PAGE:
I am currently participating in a study to understand more about Self-Regulated Strategy Development (SRSD) as a model for struggling writers. The goal is to teach the strategies that students need in order to write clearly and concisely. 

According to Graham, Harris, & McKeown, 2013, the SRSD approach consists of explicit teaching of:

  • general and specific writing strategies, such as:
    • using the right vocabulary,
    • being mindful of the intended reader,
    • creating interesting introductions and conclusions
  • the knowledge required to use these strategies;
  • ways to manage these strategies;
  • the writing process; and
  • one’s behaviour as a writer
    • self-regulation
    • self-instruction

Just like we teach students the habits of proficient readers, teachers need to articulate the habits of good writers. Writing researchers identified what good writers do: plan, monitor, evaluate, revise, and manage the writing process. These strategies should be taught explicitly for learners to apply them to a writing task. 

Elements of SRSD Instruction

Instructor modeling of strategies is essential to SRSD and must explicitly show learners how to create meaning. Graham and Harris (2005) describe a five-step process. By completing the following scaffolded instructional sequence, teachers can help learners gain confidence in the strategy and learn to use it automatically for more independent learning.

  1. Discuss It. Develop and activate background knowledge. Discuss when and how learners might use a strategy to accomplish specific writing tasks and goals. Talk about the benefits of becoming a more proficient and flexible writer. Address any negative self-talk or negative beliefs the learner holds, and ask the learner for a commitment to try to learn and use the strategy. Discuss how the learner should track progress to document the use and impact of the strategy.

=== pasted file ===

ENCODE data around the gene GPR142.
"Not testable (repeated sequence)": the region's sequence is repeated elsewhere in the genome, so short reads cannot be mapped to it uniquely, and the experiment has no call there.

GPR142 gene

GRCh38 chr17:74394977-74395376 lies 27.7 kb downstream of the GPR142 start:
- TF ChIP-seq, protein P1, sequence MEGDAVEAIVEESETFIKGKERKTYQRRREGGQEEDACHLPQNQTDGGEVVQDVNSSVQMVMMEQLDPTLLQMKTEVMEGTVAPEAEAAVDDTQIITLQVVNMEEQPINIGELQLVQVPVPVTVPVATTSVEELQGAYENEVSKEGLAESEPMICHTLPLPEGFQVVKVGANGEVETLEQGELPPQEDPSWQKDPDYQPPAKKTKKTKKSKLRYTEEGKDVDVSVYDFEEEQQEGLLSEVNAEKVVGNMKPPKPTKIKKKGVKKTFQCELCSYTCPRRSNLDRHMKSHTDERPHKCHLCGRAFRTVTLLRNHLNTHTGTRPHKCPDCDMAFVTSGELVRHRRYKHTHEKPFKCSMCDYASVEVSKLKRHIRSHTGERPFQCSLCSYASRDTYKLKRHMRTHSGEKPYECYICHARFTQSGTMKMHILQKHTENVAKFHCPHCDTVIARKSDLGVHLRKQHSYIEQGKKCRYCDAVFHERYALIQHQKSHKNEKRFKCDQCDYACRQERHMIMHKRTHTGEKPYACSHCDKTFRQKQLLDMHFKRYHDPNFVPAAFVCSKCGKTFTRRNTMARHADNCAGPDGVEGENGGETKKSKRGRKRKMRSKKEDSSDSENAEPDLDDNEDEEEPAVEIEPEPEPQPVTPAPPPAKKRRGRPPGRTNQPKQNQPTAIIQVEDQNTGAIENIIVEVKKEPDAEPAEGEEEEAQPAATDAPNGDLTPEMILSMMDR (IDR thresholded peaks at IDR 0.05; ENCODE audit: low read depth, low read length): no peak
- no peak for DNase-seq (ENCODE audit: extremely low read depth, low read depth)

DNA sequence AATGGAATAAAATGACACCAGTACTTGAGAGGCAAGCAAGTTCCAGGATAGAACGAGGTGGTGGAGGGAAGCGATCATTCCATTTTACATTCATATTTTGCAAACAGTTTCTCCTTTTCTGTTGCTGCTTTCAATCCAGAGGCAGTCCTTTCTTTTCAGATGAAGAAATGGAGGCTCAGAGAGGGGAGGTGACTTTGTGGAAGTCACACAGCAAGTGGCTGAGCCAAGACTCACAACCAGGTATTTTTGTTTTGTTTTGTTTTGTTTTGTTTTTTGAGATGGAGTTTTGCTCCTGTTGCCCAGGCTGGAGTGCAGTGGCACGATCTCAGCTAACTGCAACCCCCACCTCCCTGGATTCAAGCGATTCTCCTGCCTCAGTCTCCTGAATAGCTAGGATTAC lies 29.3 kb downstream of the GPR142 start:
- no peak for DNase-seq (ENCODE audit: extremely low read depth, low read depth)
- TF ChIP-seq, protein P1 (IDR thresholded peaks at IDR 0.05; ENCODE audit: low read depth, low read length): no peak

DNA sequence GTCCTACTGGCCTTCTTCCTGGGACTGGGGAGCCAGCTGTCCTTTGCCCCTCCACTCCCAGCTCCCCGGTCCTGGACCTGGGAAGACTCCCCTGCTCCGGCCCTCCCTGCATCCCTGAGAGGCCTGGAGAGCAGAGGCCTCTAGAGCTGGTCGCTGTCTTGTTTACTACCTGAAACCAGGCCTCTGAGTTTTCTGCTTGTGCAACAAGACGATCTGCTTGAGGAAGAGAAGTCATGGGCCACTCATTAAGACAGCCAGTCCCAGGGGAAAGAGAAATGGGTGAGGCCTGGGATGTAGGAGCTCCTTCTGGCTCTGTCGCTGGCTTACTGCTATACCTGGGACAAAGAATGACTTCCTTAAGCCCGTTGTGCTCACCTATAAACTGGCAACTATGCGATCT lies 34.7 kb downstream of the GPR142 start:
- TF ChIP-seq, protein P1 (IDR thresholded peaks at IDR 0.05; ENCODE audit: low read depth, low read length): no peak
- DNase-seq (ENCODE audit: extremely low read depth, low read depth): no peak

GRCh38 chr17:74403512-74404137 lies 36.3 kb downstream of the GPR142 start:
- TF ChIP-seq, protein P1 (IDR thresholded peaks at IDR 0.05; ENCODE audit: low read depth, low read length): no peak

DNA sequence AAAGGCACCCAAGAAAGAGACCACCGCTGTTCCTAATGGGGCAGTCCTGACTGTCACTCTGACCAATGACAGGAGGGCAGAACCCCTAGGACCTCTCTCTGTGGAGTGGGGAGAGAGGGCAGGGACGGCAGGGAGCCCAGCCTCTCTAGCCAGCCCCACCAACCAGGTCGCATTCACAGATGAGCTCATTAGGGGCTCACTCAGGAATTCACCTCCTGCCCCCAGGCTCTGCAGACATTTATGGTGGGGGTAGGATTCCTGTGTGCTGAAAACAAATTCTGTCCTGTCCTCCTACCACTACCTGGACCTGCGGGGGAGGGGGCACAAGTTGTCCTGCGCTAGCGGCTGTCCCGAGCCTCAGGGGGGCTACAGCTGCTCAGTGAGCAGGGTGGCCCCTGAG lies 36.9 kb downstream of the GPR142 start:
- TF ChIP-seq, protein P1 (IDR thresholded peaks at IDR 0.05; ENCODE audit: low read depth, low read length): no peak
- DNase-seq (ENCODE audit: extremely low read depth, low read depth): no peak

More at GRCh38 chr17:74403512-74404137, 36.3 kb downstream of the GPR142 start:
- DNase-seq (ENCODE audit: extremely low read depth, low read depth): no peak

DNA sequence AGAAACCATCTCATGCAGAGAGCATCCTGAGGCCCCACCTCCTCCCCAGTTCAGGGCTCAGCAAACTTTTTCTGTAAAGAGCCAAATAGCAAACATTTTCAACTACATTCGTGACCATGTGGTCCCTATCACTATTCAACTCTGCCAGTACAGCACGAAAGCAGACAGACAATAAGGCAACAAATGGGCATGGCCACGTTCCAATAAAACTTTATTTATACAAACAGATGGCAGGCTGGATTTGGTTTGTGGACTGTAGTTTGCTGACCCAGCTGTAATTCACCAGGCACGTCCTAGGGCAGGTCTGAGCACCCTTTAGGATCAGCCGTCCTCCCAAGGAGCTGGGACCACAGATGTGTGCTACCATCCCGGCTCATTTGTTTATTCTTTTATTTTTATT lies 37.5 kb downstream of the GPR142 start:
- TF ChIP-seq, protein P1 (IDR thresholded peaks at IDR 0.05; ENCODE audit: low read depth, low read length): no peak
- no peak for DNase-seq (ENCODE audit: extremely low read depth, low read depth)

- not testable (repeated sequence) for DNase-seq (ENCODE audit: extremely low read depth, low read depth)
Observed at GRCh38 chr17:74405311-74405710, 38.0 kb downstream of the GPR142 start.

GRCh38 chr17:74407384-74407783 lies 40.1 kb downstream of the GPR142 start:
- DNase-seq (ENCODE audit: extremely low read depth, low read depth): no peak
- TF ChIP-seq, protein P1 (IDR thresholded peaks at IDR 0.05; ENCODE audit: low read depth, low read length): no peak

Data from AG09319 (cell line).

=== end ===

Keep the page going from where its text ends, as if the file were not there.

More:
2. Model It. Model the strategy using think-alouds, self-talk, and self-instruction as you walk through the steps. Discuss afterwards how it might be made more effective and efficient for each individual, and have learners customize the strategy with personal self-statements. Ask students to set specific writing goals. Model the strategy more than once with various sample texts; for example, use a graphic organizer to demonstrate how to comprehend various texts of a similar genre (persuasive arguments or editorials). The Modeling stage is a key component for students. When students can read strong and poorly written writing and discuss it they are able to name and identify elements of good writing. Similarly, when teachers demonstrate writing and think aloud throughout the process, students are able to monitor their own thinking and improve their own writing.
  3. Make It Your Own. Strategies are composed of multiple steps, similar to a checklist. When steps are captured in a mnemonic or acrostic sentence, they are easier to remember. Paraphrasing or re-naming the steps in a mnemonic or creating a new mnemonic is fine, provided that the learner is able to remember the steps that the names represent. Customizing the checklist or mnemonic helps learners make it their own.
  4. Support It. Use the strategy as often as possible, in as many ways as possible. Instructors and other students can be supports, offering direct assistance, prompts, constructive feedback, and encouragement. When you introduce a new type of application (a new genre or writing frame, for example), it may be appropriate to model the strategy again. Learners can rely on charts and checklists too, as they learn the strategy and make it their own, but all of this should fade as learners become familiar enough with the strategy to set their goals, monitor their use of the strategy, and use self-statements independently.